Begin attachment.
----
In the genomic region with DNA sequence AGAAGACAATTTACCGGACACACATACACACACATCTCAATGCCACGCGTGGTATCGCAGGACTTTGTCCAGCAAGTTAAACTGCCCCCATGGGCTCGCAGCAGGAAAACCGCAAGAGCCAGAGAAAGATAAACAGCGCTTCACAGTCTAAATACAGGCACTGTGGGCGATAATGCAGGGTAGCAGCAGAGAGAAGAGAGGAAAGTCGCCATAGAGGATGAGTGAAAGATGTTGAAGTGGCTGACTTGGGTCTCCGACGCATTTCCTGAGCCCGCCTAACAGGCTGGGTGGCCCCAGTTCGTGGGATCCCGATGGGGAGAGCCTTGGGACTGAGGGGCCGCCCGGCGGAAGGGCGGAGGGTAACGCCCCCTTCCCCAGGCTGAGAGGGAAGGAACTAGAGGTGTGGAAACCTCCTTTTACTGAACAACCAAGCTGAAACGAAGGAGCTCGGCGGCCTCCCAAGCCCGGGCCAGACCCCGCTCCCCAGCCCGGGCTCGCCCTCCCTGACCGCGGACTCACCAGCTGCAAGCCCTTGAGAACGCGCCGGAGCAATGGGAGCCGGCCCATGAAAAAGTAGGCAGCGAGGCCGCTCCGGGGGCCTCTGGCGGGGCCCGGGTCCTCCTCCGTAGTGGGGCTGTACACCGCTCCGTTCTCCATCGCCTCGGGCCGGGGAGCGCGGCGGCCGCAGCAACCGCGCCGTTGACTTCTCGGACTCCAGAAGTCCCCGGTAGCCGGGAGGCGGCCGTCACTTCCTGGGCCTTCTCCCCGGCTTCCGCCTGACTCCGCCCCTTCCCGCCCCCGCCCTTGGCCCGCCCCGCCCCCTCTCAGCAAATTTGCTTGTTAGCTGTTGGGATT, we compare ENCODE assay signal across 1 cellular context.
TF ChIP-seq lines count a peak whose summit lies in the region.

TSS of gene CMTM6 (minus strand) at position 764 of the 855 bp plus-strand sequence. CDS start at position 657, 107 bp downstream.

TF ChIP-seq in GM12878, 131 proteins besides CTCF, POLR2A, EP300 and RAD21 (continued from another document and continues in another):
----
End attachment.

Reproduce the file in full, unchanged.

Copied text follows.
In the genomic region with DNA sequence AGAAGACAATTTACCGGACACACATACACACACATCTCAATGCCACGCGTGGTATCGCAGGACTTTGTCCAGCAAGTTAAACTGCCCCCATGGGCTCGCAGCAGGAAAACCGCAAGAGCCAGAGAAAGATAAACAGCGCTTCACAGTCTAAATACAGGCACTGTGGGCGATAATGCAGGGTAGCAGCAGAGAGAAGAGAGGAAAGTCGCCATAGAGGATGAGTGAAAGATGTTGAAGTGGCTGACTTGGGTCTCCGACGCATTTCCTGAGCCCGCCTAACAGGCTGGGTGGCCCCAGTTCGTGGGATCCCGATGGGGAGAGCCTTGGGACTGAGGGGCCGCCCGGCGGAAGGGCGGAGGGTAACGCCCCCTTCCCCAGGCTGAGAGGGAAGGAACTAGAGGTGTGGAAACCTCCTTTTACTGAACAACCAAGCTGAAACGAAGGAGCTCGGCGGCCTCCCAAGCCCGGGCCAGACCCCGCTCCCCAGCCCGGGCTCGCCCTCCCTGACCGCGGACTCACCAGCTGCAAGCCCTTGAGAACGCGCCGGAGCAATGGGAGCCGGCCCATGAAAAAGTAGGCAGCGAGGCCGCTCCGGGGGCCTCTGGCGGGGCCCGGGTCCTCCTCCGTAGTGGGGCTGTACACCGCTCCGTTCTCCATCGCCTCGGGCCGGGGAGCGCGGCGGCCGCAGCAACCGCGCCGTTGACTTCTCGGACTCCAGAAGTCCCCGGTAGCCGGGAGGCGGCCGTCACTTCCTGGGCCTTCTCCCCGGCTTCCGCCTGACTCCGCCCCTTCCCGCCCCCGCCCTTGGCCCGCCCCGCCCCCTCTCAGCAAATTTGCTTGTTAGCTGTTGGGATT, we compare ENCODE assay signal across 1 cellular context.
TF ChIP-seq lines count a peak whose summit lies in the region.

TSS of gene CMTM6 (minus strand) at position 764 of the 855 bp plus-strand sequence. CDS start at position 657, 107 bp downstream.

TF ChIP-seq in GM12878, 131 proteins besides CTCF, POLR2A, EP300 and RAD21 (continued from another document and continues in another):